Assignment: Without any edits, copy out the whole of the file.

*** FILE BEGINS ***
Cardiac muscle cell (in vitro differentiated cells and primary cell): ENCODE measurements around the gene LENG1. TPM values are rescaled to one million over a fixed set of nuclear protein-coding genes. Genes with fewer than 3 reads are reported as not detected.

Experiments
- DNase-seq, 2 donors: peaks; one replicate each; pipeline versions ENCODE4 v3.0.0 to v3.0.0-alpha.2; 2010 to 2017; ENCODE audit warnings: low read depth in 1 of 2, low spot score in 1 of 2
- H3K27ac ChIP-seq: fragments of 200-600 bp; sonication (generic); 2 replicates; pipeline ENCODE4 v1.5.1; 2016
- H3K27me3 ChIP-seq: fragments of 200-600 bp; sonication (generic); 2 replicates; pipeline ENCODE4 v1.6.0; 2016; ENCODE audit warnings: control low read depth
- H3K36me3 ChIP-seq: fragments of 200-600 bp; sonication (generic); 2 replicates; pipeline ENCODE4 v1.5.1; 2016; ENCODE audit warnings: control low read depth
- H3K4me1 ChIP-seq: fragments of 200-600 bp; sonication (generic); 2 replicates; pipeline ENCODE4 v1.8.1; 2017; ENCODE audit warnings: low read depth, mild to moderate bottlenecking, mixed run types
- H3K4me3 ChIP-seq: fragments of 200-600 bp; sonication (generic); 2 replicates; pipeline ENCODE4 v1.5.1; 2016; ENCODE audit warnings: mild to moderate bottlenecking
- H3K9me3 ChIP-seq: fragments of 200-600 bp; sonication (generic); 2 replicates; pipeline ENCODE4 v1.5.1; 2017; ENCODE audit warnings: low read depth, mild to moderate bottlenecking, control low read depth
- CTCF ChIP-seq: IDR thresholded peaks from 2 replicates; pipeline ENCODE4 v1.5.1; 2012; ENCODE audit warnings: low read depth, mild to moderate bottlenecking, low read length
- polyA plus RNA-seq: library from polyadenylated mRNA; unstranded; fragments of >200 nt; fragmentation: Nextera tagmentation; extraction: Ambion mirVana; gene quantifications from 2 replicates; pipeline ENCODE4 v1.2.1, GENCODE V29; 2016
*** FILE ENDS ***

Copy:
Cardiac muscle cell (in vitro differentiated cells and primary cell): ENCODE measurements around the gene LENG1. TPM values are rescaled to one million over a fixed set of nuclear protein-coding genes. Genes with fewer than 3 reads are reported as not detected.

Experiments
- DNase-seq, 2 donors: peaks; one replicate each; pipeline versions ENCODE4 v3.0.0 to v3.0.0-alpha.2; 2010 to 2017; ENCODE audit warnings: low read depth in 1 of 2, low spot score in 1 of 2
- H3K27ac ChIP-seq: fragments of 200-600 bp; sonication (generic); 2 replicates; pipeline ENCODE4 v1.5.1; 2016
- H3K27me3 ChIP-seq: fragments of 200-600 bp; sonication (generic); 2 replicates; pipeline ENCODE4 v1.6.0; 2016; ENCODE audit warnings: control low read depth
- H3K36me3 ChIP-seq: fragments of 200-600 bp; sonication (generic); 2 replicates; pipeline ENCODE4 v1.5.1; 2016; ENCODE audit warnings: control low read depth
- H3K4me1 ChIP-seq: fragments of 200-600 bp; sonication (generic); 2 replicates; pipeline ENCODE4 v1.8.1; 2017; ENCODE audit warnings: low read depth, mild to moderate bottlenecking, mixed run types
- H3K4me3 ChIP-seq: fragments of 200-600 bp; sonication (generic); 2 replicates; pipeline ENCODE4 v1.5.1; 2016; ENCODE audit warnings: mild to moderate bottlenecking
- H3K9me3 ChIP-seq: fragments of 200-600 bp; sonication (generic); 2 replicates; pipeline ENCODE4 v1.5.1; 2017; ENCODE audit warnings: low read depth, mild to moderate bottlenecking, control low read depth
- CTCF ChIP-seq: IDR thresholded peaks from 2 replicates; pipeline ENCODE4 v1.5.1; 2012; ENCODE audit warnings: low read depth, mild to moderate bottlenecking, low read length
- polyA plus RNA-seq: library from polyadenylated mRNA; unstranded; fragments of >200 nt; fragmentation: Nextera tagmentation; extraction: Ambion mirVana; gene quantifications from 2 replicates; pipeline ENCODE4 v1.2.1, GENCODE V29; 2016